Engineer Larry DuBoise keeps his left hand near the emergency brake as he scans the tracks for people or vehicles in the path of his 400-ton commuter train.
Hurtling by strawberry and sod fields, industrial parks or residential neighborhoods at almost 80 mph, DuBoise would need more than a quarter-mile to bring the mass of steel to a stop. So his eyes never leave the tracks and his hand never strays."It's a very helpless feeling when you see them and you put it in emergency and you can't do anything else," says DuBoise, who has struck and killed one person and injured two others in his 22 years as an engineer.
Twenty-five people have been killed by Metrolink trains since the Los Angeles area commuter line began service in October 1992. Thirteen have died this year - seven in the last two weeks.
Four people, including a pregnant woman, were killed Wednesday night when a train traveling 63 mph rammed a car at a crossing in Riverside, 50 miles east of downtown Los Angeles. A 7-year-old girl, her mother and her grandfather died Aug. 15 as they took a shortcut across tracks in Glendale, 10 miles north of the commuter's downtown hub.
Media accounts of such accidents customarily focus on the dead and their mourning survivors. But DuBoise and others on the rails say people fail to appreciate the emotional toll such deaths take on engineers.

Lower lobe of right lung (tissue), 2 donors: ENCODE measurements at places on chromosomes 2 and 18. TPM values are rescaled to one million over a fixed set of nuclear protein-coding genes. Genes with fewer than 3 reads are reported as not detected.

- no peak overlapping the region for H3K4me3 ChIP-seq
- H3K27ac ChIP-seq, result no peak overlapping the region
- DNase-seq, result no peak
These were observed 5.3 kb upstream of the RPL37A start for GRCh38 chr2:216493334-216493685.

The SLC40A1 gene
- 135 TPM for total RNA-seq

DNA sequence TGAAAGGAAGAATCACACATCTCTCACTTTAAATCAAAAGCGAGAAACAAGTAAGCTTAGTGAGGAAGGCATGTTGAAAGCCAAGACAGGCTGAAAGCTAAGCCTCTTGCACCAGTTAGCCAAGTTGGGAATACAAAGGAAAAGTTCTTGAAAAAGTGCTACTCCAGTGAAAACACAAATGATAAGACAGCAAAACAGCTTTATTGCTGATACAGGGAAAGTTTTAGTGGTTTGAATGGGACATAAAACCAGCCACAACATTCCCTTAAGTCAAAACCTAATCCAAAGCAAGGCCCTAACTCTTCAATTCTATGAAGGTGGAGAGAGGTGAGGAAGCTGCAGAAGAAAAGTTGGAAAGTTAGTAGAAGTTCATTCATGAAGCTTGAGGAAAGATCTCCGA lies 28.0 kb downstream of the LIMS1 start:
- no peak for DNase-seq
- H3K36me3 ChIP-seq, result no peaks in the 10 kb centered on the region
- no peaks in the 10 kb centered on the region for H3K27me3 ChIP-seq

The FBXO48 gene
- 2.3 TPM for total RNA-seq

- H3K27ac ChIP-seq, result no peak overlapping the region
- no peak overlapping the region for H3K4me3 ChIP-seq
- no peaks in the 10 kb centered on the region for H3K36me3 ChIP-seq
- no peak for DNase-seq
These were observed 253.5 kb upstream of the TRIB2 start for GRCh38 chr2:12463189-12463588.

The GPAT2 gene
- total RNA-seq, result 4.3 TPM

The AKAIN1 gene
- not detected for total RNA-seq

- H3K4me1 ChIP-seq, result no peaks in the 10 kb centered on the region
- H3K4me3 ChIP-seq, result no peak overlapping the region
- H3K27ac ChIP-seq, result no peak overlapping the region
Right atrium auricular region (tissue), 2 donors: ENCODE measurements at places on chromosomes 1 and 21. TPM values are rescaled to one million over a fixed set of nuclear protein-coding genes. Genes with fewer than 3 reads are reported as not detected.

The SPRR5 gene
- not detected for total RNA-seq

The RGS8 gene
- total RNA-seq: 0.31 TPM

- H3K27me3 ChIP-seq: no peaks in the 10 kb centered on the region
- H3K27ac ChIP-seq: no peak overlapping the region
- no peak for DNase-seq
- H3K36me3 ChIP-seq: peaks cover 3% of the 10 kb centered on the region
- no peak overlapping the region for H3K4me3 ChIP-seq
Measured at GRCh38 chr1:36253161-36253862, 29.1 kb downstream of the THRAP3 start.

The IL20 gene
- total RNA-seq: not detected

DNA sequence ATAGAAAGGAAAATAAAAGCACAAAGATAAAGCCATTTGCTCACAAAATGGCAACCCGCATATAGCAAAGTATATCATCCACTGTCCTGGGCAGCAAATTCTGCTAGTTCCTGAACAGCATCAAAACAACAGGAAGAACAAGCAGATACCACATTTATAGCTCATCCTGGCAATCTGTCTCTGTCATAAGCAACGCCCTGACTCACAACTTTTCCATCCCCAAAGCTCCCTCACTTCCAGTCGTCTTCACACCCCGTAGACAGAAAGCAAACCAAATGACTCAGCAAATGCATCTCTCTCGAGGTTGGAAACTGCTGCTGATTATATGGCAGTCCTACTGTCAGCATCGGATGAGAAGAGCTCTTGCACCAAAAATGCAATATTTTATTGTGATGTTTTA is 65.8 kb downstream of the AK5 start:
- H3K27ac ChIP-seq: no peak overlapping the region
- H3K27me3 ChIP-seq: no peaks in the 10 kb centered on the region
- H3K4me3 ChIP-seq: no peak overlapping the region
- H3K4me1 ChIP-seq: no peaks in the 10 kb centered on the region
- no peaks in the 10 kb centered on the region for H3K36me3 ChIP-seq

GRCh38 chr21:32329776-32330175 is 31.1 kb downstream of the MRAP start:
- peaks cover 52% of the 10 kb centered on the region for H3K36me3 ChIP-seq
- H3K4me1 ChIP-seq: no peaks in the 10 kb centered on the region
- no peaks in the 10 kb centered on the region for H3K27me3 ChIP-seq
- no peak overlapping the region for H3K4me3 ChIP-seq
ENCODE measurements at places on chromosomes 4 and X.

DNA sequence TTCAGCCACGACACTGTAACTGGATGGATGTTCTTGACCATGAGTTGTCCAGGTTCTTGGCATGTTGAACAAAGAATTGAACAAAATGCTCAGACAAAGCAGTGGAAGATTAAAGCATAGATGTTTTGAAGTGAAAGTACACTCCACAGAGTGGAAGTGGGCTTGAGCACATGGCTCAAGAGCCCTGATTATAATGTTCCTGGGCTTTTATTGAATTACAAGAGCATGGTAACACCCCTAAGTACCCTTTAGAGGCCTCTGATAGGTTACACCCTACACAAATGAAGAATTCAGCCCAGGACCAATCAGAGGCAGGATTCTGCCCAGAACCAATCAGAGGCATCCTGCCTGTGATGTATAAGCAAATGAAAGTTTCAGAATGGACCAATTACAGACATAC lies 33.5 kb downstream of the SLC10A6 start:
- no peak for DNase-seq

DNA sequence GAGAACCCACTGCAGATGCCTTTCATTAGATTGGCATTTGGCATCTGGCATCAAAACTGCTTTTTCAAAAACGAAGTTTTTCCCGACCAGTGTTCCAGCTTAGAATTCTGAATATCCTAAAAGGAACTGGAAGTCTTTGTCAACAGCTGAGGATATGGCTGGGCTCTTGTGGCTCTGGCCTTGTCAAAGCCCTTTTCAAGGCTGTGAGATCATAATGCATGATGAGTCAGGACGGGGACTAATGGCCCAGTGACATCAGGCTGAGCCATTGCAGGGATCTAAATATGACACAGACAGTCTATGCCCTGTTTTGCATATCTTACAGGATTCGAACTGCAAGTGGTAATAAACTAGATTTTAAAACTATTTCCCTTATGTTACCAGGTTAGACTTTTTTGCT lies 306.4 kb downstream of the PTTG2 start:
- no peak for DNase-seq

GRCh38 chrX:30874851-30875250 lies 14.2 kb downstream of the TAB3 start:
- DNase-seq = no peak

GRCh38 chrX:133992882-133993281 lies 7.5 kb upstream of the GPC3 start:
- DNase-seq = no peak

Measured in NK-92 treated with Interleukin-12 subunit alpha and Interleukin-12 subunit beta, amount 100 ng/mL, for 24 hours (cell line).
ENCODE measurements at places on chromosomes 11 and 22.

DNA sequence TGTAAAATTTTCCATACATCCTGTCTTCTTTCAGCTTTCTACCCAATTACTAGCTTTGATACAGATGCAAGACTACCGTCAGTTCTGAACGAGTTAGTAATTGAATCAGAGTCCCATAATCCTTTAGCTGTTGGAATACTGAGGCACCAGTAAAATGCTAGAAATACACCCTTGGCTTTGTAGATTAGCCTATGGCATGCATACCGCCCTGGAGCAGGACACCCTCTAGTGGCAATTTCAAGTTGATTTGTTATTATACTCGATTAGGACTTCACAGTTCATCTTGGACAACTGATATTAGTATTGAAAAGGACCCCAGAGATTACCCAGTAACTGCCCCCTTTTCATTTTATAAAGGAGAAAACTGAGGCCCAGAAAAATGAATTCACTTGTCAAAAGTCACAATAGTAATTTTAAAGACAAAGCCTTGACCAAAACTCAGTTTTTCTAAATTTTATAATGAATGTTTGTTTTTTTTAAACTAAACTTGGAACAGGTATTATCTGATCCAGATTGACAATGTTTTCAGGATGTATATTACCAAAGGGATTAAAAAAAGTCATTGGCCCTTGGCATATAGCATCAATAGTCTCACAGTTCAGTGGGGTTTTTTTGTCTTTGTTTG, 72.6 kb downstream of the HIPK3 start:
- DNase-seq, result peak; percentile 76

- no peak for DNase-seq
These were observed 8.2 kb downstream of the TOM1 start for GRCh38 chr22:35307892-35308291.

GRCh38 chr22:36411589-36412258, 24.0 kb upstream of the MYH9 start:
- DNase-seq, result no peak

"They're really victims, too, because they have to live with this the rest of their lives," says Dawn Soper of Operation Lifesaver, a nonprofit organization based in Alexandria, Va., that promotes railroad safety.
Many are haunted by images of mangled wreckage and lifeless bodies. Others remember the victims' terror-filled eyes just before impact.
"When a train hits a body . . . the gore is terrifying," says Chris Knapton, spokesman for Metra, the Chicago area's commuter line, which has recorded 13 fatalities this year.
DuBoise, who pilots the daily 6:21 a.m. Metrolink from Oxnard to Los Angeles, says some of his colleagues have taken up to six months off to recover from the trauma of hitting someone.
"It'll always be with you," he tells a reporter.
Phil Nerkowksi, an engineer and Metrolink supervisor, says each individual decides how much time to take off. The company provides psychological counseling if it's requested.
"We keep touching bases with them to make sure they're all right," says Nerkowski, 38, who acknowledges six fatal accidents in his train-driving career but declines to talk further about them.